Adopting another dog was the last thing on my mind when Hanni, an adorable Dachshund/Chihuahua mix (a Chiweenie), was dropped into my lap. She’d seen at least two homes before mine. I can only guess how her life began, so I’m going to stop here and let her tell her story in her own words:
Hanni’s story as told to me (she barked and I typed):
Sometimes you get up before I’m ready to come out from under the covers (I sneak under the comforter as soon as you fall asleep, but of course you know that and just let me keep doing it—thanks, Mom). But most days I need to lick your face to remind you it’s time to get up. How many times do you need to press snooze, anyway? I can’t get too mad, though; you may not be quick to rise, but you’re awake and your hand finds that special place behind my ears that makes me sigh. As I roll over, you get the hint and rub my itchy belly (I’m allergic to grass so even with my allergy meds, a little extra rub to soothe the itch is welcome). A dog’s life is not so bad—at least not now.
Life wasn’t always so comfortable. Memories of my puppy days with my first family are sketchy—all I know is one day I saw a squirrel and everything changed. I found a hole in the fence and chased that rodent till my legs were tired and, to add insult to injury, the little varmint ditched me. There I was, miles from home—no squirrel and no family. I hadn’t counted on getting lost, but I was deep in the woods without my people, my house or my doggie blanket.
As the daylight faded and darkness surrounded me, I started to shiver—nights are cold in Wenatchee even in the springtime and without my blanket, I didn’t know if I’d make it through that first night. Then I heard the coyotes—I’d been told they eat little dogs and I was a lot smaller back then. I hid in a hole in a log that was big enough for me, but too small for a coyote or, god forbid, a cougar.
Of course, I survived that night. I wouldn’t be talking to you now if I hadn’t lived through those three nights in the wild. Lucky for me, I made it out to the highway and was rescued by passing car. I don’t know how I can ever thank them enough (although I tried with about a million doggie kisses) for picking me up and taking me to Wenatchee Animal Rescue. The cage was small, but they took me out daily for a little play time. I didn’t feel much like playing and when I heard them say they couldn’t find my family, my heart sank. Would I spend the rest of my life in this little cage?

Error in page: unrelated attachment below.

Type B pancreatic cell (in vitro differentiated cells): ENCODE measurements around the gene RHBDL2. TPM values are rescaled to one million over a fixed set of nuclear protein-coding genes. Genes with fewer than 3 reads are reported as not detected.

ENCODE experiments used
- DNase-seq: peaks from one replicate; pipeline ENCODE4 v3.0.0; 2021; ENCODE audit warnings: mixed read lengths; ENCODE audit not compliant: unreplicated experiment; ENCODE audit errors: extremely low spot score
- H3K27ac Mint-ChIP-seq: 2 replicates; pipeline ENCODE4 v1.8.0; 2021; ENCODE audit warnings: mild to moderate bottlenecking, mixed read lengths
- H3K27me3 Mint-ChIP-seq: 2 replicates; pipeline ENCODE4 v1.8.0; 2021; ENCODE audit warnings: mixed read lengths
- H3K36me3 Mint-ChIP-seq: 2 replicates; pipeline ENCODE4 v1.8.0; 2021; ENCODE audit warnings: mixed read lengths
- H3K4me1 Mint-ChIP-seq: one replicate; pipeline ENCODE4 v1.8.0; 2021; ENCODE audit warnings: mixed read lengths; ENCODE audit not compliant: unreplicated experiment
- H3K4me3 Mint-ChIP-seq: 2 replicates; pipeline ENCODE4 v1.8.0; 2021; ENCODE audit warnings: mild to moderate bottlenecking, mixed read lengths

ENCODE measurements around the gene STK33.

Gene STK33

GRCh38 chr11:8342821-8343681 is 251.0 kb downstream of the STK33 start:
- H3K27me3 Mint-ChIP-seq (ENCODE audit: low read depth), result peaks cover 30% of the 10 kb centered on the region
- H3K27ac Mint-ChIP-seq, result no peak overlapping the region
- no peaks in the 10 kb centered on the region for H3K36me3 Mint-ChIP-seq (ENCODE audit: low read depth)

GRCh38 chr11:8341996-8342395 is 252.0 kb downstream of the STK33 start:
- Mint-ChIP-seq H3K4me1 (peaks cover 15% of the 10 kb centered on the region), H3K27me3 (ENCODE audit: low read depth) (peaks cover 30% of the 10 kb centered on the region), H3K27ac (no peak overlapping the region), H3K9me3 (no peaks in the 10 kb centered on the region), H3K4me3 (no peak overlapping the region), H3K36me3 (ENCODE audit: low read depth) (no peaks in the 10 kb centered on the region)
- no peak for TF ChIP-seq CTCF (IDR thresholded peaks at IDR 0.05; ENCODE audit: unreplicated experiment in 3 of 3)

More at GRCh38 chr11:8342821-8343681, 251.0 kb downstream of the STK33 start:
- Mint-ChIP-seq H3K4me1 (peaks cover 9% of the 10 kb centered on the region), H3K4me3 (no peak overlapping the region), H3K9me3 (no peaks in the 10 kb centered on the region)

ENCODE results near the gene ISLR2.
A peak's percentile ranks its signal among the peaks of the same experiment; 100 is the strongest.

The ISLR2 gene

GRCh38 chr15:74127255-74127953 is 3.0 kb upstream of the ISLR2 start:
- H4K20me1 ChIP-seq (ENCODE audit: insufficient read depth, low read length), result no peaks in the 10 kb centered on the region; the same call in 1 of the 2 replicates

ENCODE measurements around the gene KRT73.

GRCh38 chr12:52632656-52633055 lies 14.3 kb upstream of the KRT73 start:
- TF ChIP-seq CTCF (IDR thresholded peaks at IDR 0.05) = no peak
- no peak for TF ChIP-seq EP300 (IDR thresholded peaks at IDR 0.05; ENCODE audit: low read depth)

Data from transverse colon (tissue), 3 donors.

No, I would NOT. After three weeks, they loaded me into a big van and drove and drove and drove. Where were they taking me? I shook and whimpered the whole way wondering if I had misjudged these people—were taking me back to the woods? When we stopped, I saw lots of people and animals. We were at an Adoption Fair in Woodinville, WA and they were about to put me on display.
I don’t even remember my puppy name, but these guys named me Clover because the little girl in my old family had painted my nails green. Sitting on her lap while she fussed over me was something I already missed, but somehow I knew I would never see my old family again. I was up for adoption and there was no guarantee I would find a better family. But, I did! Your sister, Sue, and her husband, Lucky, saw me and picked me up. They let me lick their face, so I knew they were dog people. I would have been happy to stay with them forever—there was just something so loving in their touch. But there was a twist to this story.
Sue and Lucky wanted to keep me, but your mom, Nyda, had just lost her dog, so they delivered me to her—she was grieving and needed me, so I became a resident of an Assisted Living facility. It was actually a nice place with lots of funny smelling old people fawning over me day after day as your mom paraded me through the lobby. Since Clover seemed like a dumb name to me, I was happy when I was re-named, Hanni. Apparently, it’s a German name that honors my dachshund heritage.
Life was different here. No more squirrels and not much outdoor play, but a nice comfortable life. Nyda fed me well—too well—but, I wasn’t complaining. I had deli chicken for breakfast and dinner along with some boring dog food. She also, gave me ice cream and candy and although it tasted great, I started to feel uncomfortable. I had gained four pounds!
Then, something changed. Nyda’s memory was going and she was seeing things that weren’t there—she was scaring me. She’d forget to take me out for a walk, so I had to pee and poop on the carpet. She would forget to feed me dog food, so I was living on ice cream, donuts and chicken—a diet I was really enjoying but my expanding waistline wasn’t. It was time for me to move again. That’s when I found you.
I know you were not ready for a dog again—or were you? You embraced me with open arms and even as I infringed on your independent lifestyle, you realized just how much you needed me. And, I needed you, too. I didn’t like the fact that you took away my ice cream, but after losing two pounds, I felt great. Replacing the ice cream with pup-peroni treats turned out to be the best—I think I am addicted to that stuff. I’m not dumb. I know you used that to train me to pee outside; you rewarded me with a pup-peroni every time I was a good girl. Now I have you trained. Every time I go outside for any reason, I expect a pup-peroni and you always give it to me. I think you know I haven’t peed, but that’s our little secret, so thanks!
And, thanks for this loving home. I know this is my last stop and although the journey was rough, I arrived at just the right place for me—and for you.